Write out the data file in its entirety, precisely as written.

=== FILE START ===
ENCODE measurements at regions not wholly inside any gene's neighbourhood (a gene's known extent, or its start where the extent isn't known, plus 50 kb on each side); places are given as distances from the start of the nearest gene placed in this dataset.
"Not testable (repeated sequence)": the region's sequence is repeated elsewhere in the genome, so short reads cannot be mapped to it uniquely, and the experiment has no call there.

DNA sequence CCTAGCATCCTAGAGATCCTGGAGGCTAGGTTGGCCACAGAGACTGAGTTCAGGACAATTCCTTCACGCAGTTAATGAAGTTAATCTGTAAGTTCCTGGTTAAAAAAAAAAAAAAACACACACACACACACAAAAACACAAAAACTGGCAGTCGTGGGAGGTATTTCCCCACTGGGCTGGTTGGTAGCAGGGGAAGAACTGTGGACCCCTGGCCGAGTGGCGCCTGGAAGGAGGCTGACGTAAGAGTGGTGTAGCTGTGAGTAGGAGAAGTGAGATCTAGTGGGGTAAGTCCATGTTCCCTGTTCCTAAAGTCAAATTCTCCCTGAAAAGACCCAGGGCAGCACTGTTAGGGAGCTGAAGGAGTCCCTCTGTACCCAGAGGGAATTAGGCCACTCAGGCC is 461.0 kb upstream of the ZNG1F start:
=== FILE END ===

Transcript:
ENCODE measurements at regions not wholly inside any gene's neighbourhood (a gene's known extent, or its start where the extent isn't known, plus 50 kb on each side); places are given as distances from the start of the nearest gene placed in this dataset.
"Not testable (repeated sequence)": the region's sequence is repeated elsewhere in the genome, so short reads cannot be mapped to it uniquely, and the experiment has no call there.

DNA sequence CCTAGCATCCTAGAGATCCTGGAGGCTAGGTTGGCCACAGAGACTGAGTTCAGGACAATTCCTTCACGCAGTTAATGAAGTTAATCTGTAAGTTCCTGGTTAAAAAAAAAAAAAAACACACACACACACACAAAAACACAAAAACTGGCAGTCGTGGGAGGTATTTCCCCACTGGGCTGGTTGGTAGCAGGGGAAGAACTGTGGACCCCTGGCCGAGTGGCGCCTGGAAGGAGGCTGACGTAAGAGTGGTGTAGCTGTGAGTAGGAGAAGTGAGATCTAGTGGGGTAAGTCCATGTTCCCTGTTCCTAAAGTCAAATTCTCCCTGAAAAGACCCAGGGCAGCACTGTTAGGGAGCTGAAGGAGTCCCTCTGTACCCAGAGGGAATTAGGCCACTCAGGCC is 461.0 kb upstream of the ZNG1F start: